Nero was incredibly popular with the masses. He would put on vast gladiatorial games for them, he built baths and gymnasiums that anyone could use, he bragged incessantly about the greatness and glory of the Roman military and the Roman people, and he always found someone to blame for all of the problems that hardworking Romans had to face. Their gods were being besmirched and their jobs were being taken by immigrants from the Middle East. And when the great fire of AD 64 burned much of the city, it was clearly the immigrants’ fault. They had come here, sneaky-like, with their alien religion and their violent Middle Eastern ways, and they hated Rome and Romans, and they had started the fire. They were terrifying arsonists and violent people and they needed to be dealt with. Thrown to the lions, burned alive, executed in very showy ways so that the Roman people could see the retribution for their lost jobs and lost homes and lost family, and so that Rome could be rebuilt and be made great again.

Epictetus, a Roman philosopher of the day, criticized Nero Claudius Caesar for his need for adoration. Epictetus said that Nero was a childish, unhappy man who did everything he did in order to get as much praise as possible. If anyone else was getting praise from the Roman masses, Nero would fly into a rage and smear and attack that other person. Or even have them done away with. Suetonius, a historian, said that Nero was possessed by an “unreasonable craving for immortal fame.”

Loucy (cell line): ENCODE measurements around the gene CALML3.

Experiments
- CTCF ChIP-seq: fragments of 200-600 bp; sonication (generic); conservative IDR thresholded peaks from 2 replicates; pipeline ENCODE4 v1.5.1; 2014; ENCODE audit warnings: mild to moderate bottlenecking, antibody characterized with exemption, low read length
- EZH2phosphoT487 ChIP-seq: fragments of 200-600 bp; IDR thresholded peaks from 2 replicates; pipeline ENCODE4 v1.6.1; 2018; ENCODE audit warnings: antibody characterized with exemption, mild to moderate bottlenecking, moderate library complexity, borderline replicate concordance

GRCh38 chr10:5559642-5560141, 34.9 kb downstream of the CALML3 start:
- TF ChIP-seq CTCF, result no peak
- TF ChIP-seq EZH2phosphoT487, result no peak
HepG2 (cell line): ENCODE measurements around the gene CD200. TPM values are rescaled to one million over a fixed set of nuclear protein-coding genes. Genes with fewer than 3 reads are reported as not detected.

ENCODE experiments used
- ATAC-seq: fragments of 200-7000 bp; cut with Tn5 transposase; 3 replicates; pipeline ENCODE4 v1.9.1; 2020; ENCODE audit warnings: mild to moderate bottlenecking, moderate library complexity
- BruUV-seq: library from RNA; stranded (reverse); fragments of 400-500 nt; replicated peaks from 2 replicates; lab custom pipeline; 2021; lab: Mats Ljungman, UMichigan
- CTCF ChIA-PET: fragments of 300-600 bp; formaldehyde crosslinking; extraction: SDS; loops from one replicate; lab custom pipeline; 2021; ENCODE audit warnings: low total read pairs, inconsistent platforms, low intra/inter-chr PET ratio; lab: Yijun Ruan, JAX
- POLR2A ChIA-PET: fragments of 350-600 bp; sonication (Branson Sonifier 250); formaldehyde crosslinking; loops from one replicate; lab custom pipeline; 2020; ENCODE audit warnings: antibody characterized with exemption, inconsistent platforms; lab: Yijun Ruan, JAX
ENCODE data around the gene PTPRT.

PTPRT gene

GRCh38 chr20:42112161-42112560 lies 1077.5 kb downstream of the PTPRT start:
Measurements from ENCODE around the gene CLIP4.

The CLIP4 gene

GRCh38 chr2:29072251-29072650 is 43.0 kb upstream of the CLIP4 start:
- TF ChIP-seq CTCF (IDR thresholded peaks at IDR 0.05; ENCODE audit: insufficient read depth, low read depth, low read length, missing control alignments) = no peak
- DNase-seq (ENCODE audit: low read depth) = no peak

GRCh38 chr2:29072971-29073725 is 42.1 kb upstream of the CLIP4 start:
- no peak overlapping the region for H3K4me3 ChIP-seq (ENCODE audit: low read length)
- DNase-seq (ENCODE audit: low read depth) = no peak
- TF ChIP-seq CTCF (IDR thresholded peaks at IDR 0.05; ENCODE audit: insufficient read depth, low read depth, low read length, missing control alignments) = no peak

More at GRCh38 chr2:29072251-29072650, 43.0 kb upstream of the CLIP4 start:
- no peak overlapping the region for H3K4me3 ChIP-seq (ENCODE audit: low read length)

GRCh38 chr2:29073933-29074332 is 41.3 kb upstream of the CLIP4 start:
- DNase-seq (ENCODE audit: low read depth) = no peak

Nero talked a lot about the Roman economy. He talked about closing loopholes in the Roman tax laws and making taxation fair. He talked about spending only on things that mattered and made Rome great … like Nero City. And, curiously, he bankrupted the empire’s treasury and sent Rome into a deep abyss of debt to foreign banks. And though Nero talked all the time about the greatness of Rome’s military, he wasn’t actually very interested in military plans or details. He announced that he intended to abandon the empire’s campaigns across the sea in Britain, he consistently ignored the advice of Rome’s military commanders, and in the end, his military leaders rebelled. Reportedly, Nero’s last words were “Qualis artifex pereo! (What an artist the world is losing!)”